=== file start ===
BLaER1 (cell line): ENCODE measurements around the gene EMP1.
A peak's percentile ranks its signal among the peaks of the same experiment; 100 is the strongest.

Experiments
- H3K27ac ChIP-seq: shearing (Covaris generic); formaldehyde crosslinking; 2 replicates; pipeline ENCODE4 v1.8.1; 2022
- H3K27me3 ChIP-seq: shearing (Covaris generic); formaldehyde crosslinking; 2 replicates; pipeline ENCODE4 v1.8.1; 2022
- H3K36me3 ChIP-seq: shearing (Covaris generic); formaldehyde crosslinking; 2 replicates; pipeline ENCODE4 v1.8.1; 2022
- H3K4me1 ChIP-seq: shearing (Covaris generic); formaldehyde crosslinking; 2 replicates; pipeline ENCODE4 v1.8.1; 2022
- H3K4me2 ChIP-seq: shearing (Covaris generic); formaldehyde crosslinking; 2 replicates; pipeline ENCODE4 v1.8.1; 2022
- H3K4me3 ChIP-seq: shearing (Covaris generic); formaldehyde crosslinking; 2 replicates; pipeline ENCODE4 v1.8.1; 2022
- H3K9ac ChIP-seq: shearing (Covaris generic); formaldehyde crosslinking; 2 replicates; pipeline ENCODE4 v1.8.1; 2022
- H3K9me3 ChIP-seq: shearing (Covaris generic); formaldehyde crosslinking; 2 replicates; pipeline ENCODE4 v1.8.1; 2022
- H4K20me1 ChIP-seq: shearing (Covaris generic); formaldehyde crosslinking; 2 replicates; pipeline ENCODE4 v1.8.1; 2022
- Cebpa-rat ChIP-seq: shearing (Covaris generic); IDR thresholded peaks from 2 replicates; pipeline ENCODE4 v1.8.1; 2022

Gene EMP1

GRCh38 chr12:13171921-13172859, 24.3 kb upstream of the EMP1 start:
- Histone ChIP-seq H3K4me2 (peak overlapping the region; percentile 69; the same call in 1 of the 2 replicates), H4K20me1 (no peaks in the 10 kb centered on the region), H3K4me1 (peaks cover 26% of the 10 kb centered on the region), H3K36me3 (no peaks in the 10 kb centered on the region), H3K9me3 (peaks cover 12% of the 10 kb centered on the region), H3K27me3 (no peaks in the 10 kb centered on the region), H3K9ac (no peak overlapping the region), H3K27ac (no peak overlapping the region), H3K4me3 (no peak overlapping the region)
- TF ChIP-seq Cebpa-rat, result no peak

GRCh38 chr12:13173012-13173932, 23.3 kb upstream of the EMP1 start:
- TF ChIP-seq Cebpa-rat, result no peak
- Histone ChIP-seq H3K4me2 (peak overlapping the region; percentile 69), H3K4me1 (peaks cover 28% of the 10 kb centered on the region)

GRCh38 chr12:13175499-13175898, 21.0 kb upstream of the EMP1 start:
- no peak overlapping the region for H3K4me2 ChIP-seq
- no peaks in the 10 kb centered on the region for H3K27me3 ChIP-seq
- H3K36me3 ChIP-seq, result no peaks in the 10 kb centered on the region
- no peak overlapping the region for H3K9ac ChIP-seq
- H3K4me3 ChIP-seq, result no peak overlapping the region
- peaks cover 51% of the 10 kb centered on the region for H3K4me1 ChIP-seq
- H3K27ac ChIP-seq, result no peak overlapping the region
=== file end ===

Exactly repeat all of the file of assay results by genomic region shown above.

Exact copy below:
BLaER1 (cell line): ENCODE measurements around the gene EMP1.
A peak's percentile ranks its signal among the peaks of the same experiment; 100 is the strongest.

Experiments
- H3K27ac ChIP-seq: shearing (Covaris generic); formaldehyde crosslinking; 2 replicates; pipeline ENCODE4 v1.8.1; 2022
- H3K27me3 ChIP-seq: shearing (Covaris generic); formaldehyde crosslinking; 2 replicates; pipeline ENCODE4 v1.8.1; 2022
- H3K36me3 ChIP-seq: shearing (Covaris generic); formaldehyde crosslinking; 2 replicates; pipeline ENCODE4 v1.8.1; 2022
- H3K4me1 ChIP-seq: shearing (Covaris generic); formaldehyde crosslinking; 2 replicates; pipeline ENCODE4 v1.8.1; 2022
- H3K4me2 ChIP-seq: shearing (Covaris generic); formaldehyde crosslinking; 2 replicates; pipeline ENCODE4 v1.8.1; 2022
- H3K4me3 ChIP-seq: shearing (Covaris generic); formaldehyde crosslinking; 2 replicates; pipeline ENCODE4 v1.8.1; 2022
- H3K9ac ChIP-seq: shearing (Covaris generic); formaldehyde crosslinking; 2 replicates; pipeline ENCODE4 v1.8.1; 2022
- H3K9me3 ChIP-seq: shearing (Covaris generic); formaldehyde crosslinking; 2 replicates; pipeline ENCODE4 v1.8.1; 2022
- H4K20me1 ChIP-seq: shearing (Covaris generic); formaldehyde crosslinking; 2 replicates; pipeline ENCODE4 v1.8.1; 2022
- Cebpa-rat ChIP-seq: shearing (Covaris generic); IDR thresholded peaks from 2 replicates; pipeline ENCODE4 v1.8.1; 2022

Gene EMP1

GRCh38 chr12:13171921-13172859, 24.3 kb upstream of the EMP1 start:
- Histone ChIP-seq H3K4me2 (peak overlapping the region; percentile 69; the same call in 1 of the 2 replicates), H4K20me1 (no peaks in the 10 kb centered on the region), H3K4me1 (peaks cover 26% of the 10 kb centered on the region), H3K36me3 (no peaks in the 10 kb centered on the region), H3K9me3 (peaks cover 12% of the 10 kb centered on the region), H3K27me3 (no peaks in the 10 kb centered on the region), H3K9ac (no peak overlapping the region), H3K27ac (no peak overlapping the region), H3K4me3 (no peak overlapping the region)
- TF ChIP-seq Cebpa-rat, result no peak

GRCh38 chr12:13173012-13173932, 23.3 kb upstream of the EMP1 start:
- TF ChIP-seq Cebpa-rat, result no peak
- Histone ChIP-seq H3K4me2 (peak overlapping the region; percentile 69), H3K4me1 (peaks cover 28% of the 10 kb centered on the region)

GRCh38 chr12:13175499-13175898, 21.0 kb upstream of the EMP1 start:
- no peak overlapping the region for H3K4me2 ChIP-seq
- no peaks in the 10 kb centered on the region for H3K27me3 ChIP-seq
- H3K36me3 ChIP-seq, result no peaks in the 10 kb centered on the region
- no peak overlapping the region for H3K9ac ChIP-seq
- H3K4me3 ChIP-seq, result no peak overlapping the region
- peaks cover 51% of the 10 kb centered on the region for H3K4me1 ChIP-seq
- H3K27ac ChIP-seq, result no peak overlapping the region